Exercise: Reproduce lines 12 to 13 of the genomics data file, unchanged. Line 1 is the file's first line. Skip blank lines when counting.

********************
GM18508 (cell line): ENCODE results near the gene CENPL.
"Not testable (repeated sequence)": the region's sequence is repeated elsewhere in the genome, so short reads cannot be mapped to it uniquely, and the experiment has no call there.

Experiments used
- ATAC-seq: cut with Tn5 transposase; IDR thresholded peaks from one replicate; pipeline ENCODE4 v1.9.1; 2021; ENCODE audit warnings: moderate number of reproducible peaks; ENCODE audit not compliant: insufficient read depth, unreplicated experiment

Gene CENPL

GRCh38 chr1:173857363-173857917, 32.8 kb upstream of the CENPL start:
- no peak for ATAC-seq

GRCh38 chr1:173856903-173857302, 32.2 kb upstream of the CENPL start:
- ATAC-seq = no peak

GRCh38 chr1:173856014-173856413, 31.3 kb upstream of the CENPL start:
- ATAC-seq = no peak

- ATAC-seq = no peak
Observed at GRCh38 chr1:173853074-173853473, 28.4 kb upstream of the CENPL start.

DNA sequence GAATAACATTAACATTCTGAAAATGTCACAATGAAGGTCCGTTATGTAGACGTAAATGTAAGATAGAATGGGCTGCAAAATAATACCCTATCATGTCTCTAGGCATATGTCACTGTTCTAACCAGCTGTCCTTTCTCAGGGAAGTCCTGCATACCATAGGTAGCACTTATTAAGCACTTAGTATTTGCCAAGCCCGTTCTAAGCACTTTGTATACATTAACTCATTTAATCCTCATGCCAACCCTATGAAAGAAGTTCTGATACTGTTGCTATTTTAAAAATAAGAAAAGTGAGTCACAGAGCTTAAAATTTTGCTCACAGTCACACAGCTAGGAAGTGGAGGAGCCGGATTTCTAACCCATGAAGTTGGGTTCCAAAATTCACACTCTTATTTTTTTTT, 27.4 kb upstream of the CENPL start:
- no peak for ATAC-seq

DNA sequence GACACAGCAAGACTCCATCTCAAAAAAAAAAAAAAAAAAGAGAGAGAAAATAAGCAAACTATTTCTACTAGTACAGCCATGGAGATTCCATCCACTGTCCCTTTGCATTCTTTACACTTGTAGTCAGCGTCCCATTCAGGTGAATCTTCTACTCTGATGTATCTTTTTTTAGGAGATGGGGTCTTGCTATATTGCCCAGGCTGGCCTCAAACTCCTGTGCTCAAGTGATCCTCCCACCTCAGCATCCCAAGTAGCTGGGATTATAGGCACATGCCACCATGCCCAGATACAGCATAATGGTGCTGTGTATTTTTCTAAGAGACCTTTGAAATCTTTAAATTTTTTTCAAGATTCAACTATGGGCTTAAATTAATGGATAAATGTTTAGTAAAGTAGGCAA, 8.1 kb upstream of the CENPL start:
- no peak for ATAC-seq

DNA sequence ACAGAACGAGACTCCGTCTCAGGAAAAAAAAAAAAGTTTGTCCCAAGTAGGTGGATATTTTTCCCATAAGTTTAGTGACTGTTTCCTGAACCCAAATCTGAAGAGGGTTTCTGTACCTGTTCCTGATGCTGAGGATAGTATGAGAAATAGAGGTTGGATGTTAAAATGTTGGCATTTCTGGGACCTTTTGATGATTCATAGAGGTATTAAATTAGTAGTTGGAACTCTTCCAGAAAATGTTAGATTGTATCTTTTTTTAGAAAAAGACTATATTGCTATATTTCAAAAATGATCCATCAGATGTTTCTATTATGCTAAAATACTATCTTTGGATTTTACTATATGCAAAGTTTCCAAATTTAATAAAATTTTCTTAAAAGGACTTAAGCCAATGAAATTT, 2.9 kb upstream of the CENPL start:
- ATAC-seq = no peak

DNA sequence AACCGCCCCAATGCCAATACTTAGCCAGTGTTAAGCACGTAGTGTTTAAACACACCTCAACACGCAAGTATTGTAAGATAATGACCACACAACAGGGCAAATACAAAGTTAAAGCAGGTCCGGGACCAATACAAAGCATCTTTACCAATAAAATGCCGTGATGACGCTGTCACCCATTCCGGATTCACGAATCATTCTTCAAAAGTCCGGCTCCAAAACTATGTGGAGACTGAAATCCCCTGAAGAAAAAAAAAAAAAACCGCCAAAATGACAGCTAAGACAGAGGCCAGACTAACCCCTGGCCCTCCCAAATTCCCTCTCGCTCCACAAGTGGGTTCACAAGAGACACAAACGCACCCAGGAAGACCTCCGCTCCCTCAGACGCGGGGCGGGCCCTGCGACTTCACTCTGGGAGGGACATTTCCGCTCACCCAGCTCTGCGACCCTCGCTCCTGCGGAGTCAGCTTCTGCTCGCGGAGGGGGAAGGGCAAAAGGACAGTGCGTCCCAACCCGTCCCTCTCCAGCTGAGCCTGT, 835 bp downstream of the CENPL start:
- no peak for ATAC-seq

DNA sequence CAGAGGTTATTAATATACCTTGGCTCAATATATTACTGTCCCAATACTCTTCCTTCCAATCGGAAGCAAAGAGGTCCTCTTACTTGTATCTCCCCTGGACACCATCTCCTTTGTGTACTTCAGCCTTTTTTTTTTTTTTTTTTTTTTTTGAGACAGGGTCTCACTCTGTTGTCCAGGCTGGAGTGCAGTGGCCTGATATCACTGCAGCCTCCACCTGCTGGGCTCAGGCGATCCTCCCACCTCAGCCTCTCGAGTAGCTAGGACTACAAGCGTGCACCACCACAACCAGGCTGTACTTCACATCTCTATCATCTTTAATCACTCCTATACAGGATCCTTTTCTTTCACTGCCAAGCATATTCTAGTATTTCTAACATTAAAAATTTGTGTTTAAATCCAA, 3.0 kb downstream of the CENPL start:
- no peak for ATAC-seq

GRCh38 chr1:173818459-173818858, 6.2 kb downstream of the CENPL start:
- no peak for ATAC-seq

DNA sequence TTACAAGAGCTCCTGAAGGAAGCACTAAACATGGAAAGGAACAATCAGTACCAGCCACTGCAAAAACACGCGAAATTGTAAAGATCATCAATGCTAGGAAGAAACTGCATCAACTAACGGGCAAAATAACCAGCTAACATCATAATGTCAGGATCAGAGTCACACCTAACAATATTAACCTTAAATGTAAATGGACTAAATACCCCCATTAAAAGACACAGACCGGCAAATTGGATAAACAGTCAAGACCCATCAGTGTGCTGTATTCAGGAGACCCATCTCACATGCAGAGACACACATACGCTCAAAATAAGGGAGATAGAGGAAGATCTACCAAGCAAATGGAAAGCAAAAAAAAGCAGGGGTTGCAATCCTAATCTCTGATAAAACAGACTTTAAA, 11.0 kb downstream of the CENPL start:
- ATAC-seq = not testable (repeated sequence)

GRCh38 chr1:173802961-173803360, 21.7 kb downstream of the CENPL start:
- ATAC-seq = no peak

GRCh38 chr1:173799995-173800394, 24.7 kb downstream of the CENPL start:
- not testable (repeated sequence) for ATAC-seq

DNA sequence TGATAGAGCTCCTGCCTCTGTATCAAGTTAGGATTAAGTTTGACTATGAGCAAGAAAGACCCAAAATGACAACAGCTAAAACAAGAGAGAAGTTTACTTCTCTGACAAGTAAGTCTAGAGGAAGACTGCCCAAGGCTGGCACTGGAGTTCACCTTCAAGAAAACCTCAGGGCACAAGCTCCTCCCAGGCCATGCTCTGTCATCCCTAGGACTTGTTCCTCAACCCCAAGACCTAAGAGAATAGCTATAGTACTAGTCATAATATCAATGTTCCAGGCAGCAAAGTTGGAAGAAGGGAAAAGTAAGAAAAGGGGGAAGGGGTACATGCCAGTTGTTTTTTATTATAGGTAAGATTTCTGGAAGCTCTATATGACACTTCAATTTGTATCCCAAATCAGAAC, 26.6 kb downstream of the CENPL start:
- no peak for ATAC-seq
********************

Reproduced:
- ATAC-seq = no peak
Observed at GRCh38 chr1:173853074-173853473, 28.4 kb upstream of the CENPL start.